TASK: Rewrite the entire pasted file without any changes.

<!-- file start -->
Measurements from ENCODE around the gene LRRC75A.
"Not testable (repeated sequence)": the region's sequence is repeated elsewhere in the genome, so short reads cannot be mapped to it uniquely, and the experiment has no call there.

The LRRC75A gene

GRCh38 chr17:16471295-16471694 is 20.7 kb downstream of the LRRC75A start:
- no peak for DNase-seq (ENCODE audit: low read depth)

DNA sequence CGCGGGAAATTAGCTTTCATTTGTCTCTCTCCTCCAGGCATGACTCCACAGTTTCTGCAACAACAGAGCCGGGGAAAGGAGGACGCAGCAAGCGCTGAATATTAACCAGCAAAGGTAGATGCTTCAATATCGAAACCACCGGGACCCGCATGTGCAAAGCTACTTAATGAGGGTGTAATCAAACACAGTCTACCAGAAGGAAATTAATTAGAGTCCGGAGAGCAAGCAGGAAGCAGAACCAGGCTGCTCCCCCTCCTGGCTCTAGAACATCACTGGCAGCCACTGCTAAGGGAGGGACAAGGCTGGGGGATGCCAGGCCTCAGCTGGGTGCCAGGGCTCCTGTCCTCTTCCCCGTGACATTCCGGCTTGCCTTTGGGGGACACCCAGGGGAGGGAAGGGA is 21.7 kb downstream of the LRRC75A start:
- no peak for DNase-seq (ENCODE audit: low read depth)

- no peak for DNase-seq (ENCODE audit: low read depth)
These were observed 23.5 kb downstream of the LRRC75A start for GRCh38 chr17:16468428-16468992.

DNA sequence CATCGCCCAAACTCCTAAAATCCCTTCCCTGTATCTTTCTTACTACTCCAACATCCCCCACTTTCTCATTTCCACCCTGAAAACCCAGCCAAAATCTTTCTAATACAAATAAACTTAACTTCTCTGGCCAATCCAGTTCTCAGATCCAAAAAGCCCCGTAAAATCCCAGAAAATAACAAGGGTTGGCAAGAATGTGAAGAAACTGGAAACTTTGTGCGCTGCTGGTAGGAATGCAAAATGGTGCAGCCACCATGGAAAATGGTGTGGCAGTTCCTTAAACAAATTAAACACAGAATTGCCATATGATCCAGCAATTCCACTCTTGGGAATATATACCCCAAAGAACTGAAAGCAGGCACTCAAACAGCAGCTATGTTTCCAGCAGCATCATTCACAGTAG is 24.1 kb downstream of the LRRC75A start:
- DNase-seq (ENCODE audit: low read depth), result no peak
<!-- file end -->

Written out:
Measurements from ENCODE around the gene LRRC75A.
"Not testable (repeated sequence)": the region's sequence is repeated elsewhere in the genome, so short reads cannot be mapped to it uniquely, and the experiment has no call there.

The LRRC75A gene

GRCh38 chr17:16471295-16471694 is 20.7 kb downstream of the LRRC75A start:
- no peak for DNase-seq (ENCODE audit: low read depth)

DNA sequence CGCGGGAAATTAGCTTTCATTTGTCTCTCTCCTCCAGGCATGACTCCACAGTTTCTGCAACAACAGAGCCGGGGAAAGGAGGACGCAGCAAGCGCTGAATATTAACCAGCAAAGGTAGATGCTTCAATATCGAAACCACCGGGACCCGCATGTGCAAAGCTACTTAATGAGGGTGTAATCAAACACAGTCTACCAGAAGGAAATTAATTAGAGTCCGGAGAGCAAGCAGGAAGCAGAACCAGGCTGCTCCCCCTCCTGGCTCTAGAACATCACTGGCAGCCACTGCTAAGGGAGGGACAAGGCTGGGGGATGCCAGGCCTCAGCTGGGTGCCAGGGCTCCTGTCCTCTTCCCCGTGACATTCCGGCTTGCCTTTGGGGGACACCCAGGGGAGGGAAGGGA is 21.7 kb downstream of the LRRC75A start:
- no peak for DNase-seq (ENCODE audit: low read depth)

- no peak for DNase-seq (ENCODE audit: low read depth)
These were observed 23.5 kb downstream of the LRRC75A start for GRCh38 chr17:16468428-16468992.

DNA sequence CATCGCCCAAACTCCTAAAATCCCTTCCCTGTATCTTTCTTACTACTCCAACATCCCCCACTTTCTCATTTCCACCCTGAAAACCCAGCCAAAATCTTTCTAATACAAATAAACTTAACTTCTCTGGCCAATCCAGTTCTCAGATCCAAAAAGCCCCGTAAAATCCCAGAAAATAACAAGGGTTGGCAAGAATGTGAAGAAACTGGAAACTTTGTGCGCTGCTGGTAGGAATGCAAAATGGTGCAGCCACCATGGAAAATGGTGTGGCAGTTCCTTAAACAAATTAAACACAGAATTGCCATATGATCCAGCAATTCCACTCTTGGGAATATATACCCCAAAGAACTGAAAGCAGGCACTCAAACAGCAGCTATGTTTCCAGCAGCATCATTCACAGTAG is 24.1 kb downstream of the LRRC75A start:
- DNase-seq (ENCODE audit: low read depth), result no peak